Omar Gonzalez scaled a fence and sprinted more than 70 yards across the North Lawn of the White House to deliver a message to President Obama: "the atmosphere is collapsing" and he had critical information for the President to pass on to the American people.
But the truth is Gonzalez's world was falling apart.
Armed with a knife, the Iraq war veteran landed at the front double doors of the North Portico, turned a brass doorknob and dashed inside the home of the most powerful man in the world. After overpowering a guard, Gonzalez was eventually subdued at the end of a long chamber in the White House, making it a security breach that is the first of its kind.
One of the most sympathetic voices for a war veteran whose world has tragically gone awry is Gonzalez's ex-wife, Samantha Bell. She doesn't believe that Gonzalez would have hurt the President, but she's known for a long time that he has struggled with Post Traumatic Stress Disorder (PTSD).
"I wish there was something I could have done to help him …" she laments. "He needs to get treatment, I think he needs to get proper help – throwing him in a jail is not helping him."
Bell says something catastrophic occurred on Gonzalez's second tour in Iraq, an incident so painful he refused to talk about it, except one time: "It was terrible," he recalled. "Sam, the only thing I can tell you is it involved little children."
One of the most grievous heartaches we face as a nation is how to best serve those who have served our country. Soldiers often return home with battle scars. Some are physical and visible, but many are unseen – emotional, mental and spiritual wounds that require time and care to heal. For many like Omar Gonzalez, past pain has a stranglehold on their present-day psyche, choking off vitality, joy and the hope of a better tomorrow. PTSD eerily shadows all of life and swallows up the most vulnerable.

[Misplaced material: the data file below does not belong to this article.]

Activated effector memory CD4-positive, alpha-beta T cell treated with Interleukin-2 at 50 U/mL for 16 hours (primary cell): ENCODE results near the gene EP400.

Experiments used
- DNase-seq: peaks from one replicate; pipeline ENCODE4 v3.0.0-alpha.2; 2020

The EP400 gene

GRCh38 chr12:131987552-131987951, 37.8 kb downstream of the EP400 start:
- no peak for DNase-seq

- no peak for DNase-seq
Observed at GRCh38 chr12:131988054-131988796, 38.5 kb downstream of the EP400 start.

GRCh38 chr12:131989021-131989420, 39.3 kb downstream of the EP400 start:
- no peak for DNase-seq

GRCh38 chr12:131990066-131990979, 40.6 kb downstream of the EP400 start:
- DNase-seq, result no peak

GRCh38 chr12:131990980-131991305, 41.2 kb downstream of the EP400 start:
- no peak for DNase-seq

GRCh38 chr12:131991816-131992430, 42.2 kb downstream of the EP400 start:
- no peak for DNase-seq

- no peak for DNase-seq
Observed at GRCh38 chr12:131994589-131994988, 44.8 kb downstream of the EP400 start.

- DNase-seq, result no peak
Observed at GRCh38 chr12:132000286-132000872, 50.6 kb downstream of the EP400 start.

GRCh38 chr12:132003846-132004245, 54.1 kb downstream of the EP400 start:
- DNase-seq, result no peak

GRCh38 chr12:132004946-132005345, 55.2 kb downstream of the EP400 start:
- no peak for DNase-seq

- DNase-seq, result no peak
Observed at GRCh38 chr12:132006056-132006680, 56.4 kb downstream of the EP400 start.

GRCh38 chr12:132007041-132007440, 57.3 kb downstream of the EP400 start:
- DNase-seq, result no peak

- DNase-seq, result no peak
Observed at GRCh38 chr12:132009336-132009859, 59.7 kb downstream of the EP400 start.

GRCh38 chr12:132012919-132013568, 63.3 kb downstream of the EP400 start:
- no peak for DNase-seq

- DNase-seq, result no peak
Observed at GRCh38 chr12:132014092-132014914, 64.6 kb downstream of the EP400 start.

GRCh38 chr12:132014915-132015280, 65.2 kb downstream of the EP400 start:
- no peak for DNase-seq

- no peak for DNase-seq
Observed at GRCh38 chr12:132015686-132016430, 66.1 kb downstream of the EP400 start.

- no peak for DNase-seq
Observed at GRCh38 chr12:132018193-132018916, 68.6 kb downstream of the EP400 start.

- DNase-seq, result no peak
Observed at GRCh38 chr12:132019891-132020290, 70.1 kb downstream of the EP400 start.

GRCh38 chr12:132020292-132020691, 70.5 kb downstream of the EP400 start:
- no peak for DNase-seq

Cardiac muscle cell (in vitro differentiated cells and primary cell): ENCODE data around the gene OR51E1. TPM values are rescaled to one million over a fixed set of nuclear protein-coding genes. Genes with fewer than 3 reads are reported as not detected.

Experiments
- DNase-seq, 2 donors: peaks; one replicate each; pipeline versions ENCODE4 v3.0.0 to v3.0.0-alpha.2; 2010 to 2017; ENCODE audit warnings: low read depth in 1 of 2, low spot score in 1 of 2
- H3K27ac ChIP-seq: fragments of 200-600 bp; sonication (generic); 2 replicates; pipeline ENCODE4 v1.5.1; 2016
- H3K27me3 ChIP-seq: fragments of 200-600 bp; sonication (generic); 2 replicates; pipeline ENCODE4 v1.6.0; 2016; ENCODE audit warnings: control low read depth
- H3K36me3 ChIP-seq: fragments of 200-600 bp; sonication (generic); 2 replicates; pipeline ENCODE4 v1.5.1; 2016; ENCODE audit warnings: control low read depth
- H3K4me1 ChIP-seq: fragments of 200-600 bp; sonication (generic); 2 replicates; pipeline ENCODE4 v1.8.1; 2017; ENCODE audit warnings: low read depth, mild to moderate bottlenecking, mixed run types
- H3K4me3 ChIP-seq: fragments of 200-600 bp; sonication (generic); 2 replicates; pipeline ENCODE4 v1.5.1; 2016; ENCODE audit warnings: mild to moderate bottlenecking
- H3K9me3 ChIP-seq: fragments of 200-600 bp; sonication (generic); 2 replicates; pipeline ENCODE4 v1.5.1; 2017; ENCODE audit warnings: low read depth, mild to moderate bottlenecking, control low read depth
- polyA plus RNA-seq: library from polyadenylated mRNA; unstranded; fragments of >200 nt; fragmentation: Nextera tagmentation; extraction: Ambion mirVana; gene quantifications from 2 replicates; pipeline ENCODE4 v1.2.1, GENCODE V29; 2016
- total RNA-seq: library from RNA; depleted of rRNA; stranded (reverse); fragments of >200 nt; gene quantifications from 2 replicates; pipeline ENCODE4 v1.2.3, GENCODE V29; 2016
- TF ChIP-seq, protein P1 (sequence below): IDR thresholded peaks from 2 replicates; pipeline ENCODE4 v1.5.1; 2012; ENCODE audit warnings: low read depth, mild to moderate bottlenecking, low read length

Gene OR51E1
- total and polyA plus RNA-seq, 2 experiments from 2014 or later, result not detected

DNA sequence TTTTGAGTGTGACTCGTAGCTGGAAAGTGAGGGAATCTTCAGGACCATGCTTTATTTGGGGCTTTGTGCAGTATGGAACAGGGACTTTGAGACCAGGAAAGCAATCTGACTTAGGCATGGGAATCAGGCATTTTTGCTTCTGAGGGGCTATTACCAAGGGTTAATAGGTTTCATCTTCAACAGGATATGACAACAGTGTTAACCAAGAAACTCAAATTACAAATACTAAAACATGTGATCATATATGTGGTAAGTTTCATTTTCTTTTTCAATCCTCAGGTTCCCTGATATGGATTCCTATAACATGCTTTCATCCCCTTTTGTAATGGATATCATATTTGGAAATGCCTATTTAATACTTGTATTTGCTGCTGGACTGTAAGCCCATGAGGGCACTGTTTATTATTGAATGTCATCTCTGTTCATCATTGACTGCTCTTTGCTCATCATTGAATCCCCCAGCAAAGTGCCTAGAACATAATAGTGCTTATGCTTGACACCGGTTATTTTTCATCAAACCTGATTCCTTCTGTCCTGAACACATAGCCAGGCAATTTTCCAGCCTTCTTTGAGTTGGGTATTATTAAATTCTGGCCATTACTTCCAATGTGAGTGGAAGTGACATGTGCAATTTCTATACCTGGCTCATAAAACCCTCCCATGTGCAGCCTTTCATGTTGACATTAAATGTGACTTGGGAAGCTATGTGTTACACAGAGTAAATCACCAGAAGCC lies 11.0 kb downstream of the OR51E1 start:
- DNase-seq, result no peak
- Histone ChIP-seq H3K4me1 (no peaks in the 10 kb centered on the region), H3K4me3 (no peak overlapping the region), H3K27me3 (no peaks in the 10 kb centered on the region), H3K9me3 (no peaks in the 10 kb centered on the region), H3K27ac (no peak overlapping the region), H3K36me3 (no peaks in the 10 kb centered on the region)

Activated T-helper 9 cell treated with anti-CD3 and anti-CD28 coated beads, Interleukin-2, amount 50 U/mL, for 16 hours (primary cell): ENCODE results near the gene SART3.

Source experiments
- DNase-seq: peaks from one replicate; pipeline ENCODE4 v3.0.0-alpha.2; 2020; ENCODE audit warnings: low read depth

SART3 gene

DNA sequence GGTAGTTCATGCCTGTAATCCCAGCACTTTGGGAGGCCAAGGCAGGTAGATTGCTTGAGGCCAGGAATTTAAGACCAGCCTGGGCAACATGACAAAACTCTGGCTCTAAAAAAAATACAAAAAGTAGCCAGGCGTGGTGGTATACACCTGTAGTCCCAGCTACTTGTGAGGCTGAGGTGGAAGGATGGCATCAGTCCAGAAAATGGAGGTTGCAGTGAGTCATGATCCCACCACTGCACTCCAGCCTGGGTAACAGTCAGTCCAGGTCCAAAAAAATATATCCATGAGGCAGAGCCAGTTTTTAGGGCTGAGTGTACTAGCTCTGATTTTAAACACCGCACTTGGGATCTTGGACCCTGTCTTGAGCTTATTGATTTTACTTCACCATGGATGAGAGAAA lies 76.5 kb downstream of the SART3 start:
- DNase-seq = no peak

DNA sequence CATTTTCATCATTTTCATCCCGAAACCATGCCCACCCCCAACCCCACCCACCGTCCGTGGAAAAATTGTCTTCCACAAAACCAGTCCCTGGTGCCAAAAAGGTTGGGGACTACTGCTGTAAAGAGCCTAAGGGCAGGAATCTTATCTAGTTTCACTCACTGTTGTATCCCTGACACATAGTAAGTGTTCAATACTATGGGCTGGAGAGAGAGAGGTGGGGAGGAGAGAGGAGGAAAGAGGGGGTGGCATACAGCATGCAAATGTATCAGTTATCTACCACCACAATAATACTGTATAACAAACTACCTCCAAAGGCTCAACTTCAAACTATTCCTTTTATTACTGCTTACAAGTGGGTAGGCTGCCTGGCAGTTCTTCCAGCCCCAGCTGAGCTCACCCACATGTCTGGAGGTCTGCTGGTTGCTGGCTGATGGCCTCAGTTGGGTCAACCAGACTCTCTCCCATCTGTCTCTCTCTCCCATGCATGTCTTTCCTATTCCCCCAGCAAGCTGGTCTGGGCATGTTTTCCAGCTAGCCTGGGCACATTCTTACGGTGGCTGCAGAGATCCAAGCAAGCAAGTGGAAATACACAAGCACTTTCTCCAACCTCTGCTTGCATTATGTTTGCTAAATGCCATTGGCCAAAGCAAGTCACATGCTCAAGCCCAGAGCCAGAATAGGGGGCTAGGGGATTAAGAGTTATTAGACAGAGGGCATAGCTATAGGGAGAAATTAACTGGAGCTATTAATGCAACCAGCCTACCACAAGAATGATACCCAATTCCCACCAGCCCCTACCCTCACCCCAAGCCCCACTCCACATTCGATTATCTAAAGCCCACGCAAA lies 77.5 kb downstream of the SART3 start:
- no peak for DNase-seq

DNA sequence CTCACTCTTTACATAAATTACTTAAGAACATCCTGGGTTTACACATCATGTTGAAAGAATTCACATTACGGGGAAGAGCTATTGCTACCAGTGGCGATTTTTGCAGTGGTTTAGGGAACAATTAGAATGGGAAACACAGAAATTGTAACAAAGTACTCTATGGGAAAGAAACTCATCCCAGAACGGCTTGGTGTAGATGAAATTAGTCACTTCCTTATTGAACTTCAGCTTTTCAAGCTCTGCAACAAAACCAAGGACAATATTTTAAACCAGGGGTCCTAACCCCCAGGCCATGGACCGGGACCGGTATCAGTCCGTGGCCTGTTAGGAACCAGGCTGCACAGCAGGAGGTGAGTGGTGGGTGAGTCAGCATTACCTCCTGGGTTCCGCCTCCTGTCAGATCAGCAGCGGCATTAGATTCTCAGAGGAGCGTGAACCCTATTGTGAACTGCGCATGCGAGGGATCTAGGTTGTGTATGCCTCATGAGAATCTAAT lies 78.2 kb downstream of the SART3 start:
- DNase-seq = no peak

If you or someone you care about is struggling with PTSD, please know there are people who truly care and sincerely want to help. They are specially trained to lead you on the road to full recovery. Never forget that there is a God who loves you unconditionally. He is fully capable and eager to steer you down that road … and into His arms.
Find help today, and begin by considering eight steps to recover from PTSD.
1. Acknowledge the reality of your trauma. Admit to yourself, to God and to at least one other person that you are hurting and in need of healing. Identify the symptoms you are experiencing, their frequency and their impact on your life.
"Trust in him at all times, you people; pour out your hearts to him, for God is our refuge" (Psalm 62:8).
2. Recognize the source of your trauma. Explore and discover the source of your pain, then share what you experienced with a trusted, mature friend. Explore subsequent experiences that have been spin-offs or repercussions from your original trauma.
"Wisdom is a shelter … Wisdom preserves those who have it" (Ecclesiastes 7:12).